After more than two months of rapid-fire learning and planning, many aquatics facilities are primed to reopen.
Professionals report that relatively few were able to open in time for Memorial Day. However, among the virtual meetings held nationwide by various organizations, many have reported target dates throughout June, mostly concentrated in the second half of the month or even July 1.
At the end of May, the National Recreation and Parks Association had estimated nearly 540 pools would remain closed for the season, based on media reports, press releases and direct contact from facility operators.
Jennifer Kashner-Fry, president of the North Texas Aquatic Association, is one whose facilities will remain closed. Officials for the City of Hurst, where Kashner-Fry serves as recreation manager, determined its two waterparks could not generate enough revenue to make it worthwhile. "[With] hiring our staff, the loss of our programming and the 25% capacity, it just wasn’t financially sustainable,” she said.
However, aquatics firm Counsilman-Hunsaker estimates that 60% to 70% of U.S. facilities still plan to open, said Kevin Post, principal and studio director with the St. Louis-based company. Texas and Florida, among the first to lift their stay-at-home orders, have led the way.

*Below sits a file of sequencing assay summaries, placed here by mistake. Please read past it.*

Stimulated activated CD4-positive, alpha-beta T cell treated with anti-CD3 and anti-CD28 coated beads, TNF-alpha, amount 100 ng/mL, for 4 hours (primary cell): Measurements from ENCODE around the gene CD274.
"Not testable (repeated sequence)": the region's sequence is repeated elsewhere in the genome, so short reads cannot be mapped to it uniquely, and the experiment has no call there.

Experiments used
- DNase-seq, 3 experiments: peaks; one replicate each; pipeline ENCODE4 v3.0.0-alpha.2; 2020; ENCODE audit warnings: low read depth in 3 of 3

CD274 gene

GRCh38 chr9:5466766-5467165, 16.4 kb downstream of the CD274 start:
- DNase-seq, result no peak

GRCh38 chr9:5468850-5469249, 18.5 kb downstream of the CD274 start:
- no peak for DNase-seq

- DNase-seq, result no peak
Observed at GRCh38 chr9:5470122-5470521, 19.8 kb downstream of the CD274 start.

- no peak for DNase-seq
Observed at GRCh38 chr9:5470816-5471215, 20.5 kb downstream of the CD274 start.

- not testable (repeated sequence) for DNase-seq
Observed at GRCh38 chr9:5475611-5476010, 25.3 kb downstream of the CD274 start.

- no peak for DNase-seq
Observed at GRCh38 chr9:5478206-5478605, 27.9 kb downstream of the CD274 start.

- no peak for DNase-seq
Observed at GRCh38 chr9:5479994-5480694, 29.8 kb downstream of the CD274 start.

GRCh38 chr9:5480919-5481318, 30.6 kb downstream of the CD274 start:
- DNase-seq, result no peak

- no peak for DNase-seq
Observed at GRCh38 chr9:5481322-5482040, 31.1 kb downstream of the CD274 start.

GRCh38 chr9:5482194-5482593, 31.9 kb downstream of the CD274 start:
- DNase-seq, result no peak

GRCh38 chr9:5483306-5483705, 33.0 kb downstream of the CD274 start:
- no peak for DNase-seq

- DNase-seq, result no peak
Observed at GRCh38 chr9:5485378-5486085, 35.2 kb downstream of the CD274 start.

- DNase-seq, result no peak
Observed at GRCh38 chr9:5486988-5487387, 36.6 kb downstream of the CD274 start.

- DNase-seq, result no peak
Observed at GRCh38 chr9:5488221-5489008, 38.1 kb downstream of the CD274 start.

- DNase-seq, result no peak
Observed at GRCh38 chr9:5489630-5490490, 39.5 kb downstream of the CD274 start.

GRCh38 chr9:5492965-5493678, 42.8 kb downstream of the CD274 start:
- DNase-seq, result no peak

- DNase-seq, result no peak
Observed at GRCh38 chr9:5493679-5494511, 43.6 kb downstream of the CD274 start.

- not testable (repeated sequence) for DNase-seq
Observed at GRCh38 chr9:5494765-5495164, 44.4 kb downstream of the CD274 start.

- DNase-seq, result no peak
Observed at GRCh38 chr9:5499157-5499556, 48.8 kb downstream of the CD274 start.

Questions of indoors versus outdoors don’t seem to influence opening decisions, Post said. Indoor settings just might need more stringent social distancing.
Those that do open generally offer lap swimming, many by reservation only. After their reserved sessions are over, swimmers all exit the pool so staff can disinfect. Some are allowing families to reserve lanes. Training for competitive aquatics is also one of the easier services to offer and, therefore, more common, observers said.
While open swim is not yet common, it is offered at some facilities, generally in two-hour blocks with cleaning between, Post said.
Some that were able to open in late May or early June reported enthusiastic clients grateful for the opportunity swim. However, among those allowed to operate at 50% capacity, some experienced closer to 25%.